The biggest history news of the last seven days, including a rethink on the evolution of the human stride, an answer to the origin of some ancient treasure, and a look at the world’s oldest peace treaty.
Footprints Show Human Gait Evolved Pre-Homo genus
3.6-million-year-old footprints suggest early hominins may have made the transition from ape like shuffling to upright walking much earlier than thought.
“Fossil footprints are truly the only direct evidence of walking in the past,” said David Raichlen, PhD, associate professor at the University of Arizona, in a press release. Raichlen is part of a team analysing the footprints discovered in Laetoli, Tanzania.
“By 3.6 million years ago, our data suggest that if you can account for differences in size, hominins were walking in a way that is very similar to living humans. While there may have been some nuanced differences, in general, these hominins probably looked like us when they walked.”
It is generally considered that hominins, the name given to human ancestors prior to the homo genus, began walking on two legs around seven million years ago. However, it is also assumed that they had a crouched, bent legged posture while walking.
Raichlen and colleagues used footprints and skeletons to reconstruct how these early hominins walked. These tests included comparing the Laetoli footprints with those of eight volunteers walking in an upright or ‘stooped’ (i.e. bent knees) posture. It was found that the volunteers walking upright left footprints closer to those at Laetoli.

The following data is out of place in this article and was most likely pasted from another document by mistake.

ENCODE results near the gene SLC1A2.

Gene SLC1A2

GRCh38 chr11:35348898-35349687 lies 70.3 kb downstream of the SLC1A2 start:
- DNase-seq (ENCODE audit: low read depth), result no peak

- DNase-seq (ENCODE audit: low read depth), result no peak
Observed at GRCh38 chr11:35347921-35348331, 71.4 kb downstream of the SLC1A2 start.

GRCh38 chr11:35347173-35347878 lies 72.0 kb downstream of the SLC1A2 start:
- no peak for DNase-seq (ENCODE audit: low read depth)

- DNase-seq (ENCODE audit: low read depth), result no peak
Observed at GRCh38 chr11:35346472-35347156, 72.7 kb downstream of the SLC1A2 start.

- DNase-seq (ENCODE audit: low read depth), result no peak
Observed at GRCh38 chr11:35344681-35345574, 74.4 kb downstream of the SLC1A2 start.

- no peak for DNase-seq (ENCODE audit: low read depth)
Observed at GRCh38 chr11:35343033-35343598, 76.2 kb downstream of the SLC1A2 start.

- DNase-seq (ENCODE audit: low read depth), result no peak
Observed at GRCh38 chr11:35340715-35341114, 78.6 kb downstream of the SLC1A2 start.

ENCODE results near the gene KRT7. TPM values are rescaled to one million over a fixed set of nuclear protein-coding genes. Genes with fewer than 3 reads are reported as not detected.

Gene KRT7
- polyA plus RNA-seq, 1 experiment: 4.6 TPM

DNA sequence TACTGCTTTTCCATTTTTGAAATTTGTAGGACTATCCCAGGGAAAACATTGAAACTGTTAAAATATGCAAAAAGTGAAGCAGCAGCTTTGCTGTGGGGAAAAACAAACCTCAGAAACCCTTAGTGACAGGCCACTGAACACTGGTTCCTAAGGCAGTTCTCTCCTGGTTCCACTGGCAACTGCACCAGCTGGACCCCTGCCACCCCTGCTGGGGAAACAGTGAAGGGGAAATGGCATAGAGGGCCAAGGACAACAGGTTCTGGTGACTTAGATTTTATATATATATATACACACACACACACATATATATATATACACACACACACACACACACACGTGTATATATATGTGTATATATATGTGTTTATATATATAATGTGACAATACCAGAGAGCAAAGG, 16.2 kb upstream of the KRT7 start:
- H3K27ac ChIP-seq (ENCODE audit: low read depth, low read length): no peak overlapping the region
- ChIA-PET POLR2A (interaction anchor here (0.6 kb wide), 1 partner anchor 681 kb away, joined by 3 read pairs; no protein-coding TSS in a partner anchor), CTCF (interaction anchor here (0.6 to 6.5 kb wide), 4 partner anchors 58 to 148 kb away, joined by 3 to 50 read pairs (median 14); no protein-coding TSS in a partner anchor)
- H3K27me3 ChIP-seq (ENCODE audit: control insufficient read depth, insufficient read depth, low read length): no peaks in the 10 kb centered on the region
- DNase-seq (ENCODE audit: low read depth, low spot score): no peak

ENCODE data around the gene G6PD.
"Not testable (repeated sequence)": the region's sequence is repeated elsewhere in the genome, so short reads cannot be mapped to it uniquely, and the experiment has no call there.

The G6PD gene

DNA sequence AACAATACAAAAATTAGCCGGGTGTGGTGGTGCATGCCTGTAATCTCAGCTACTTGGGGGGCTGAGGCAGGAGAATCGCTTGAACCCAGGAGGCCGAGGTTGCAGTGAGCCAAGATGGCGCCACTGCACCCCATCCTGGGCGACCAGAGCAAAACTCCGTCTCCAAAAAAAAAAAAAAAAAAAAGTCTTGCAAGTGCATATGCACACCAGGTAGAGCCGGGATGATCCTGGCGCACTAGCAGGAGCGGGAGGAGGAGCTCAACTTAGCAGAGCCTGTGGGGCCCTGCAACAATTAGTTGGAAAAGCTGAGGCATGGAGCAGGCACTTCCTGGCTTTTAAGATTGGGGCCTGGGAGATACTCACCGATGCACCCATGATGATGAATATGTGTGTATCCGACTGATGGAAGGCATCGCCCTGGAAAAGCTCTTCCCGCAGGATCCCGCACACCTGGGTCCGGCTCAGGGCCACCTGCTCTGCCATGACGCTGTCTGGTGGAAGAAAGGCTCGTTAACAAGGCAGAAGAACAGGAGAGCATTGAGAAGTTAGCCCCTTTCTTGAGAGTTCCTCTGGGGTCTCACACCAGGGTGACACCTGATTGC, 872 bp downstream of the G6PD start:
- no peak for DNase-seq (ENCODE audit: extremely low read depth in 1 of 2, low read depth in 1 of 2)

“This work suggests that, by 3.6 million years ago, climate and habitat changes likely led to the need for ancestral hominins to walk longer distances during their daily foraging bouts,” said Raichlen.
“Selection may have acted at this time to improve energy economy during locomotion, generating the human-like mechanics we employ today.”
Raichlen recently presented his research at the American Association of Anatomists annual meeting.
Origins of the Carambolo Treasure
Scientists claim to have found the source of the gold used to create the Carambolo Treasure.
Currently housed in the Seville Archaeological museum, the Carambolo Treasure is a selection of gold items from 650 BCE. Discovered by chance in 1958, the Treasure comprises 16 rectangular plates, two breastpieces or pendants, a necklace and two bracelets.
The items were discovered hidden inside an oval structure which also contained numerous animal bones and ceramics, leading archaeologists to conclude it was a place of ritual or worship.
Ever since its discovery, archaeologists have debated the origins of the Bronze Age treasure. Now, using isotope and chemical analysis, a team of scientists from the UPV/EHU’s Geochronology and Isotopic Geochemistry Service – Ibercron, have concluded that the gold originated from a deposit 2km away from the site of the discovery, and not thousands of kilometres away has been suggested.
The scientists behind the study deployed an innovative method to avoid damaging the priceless artefacts. Using a form of laser ablation, they made a hole of around 0.1mm in size in the gold, in order to analyse it.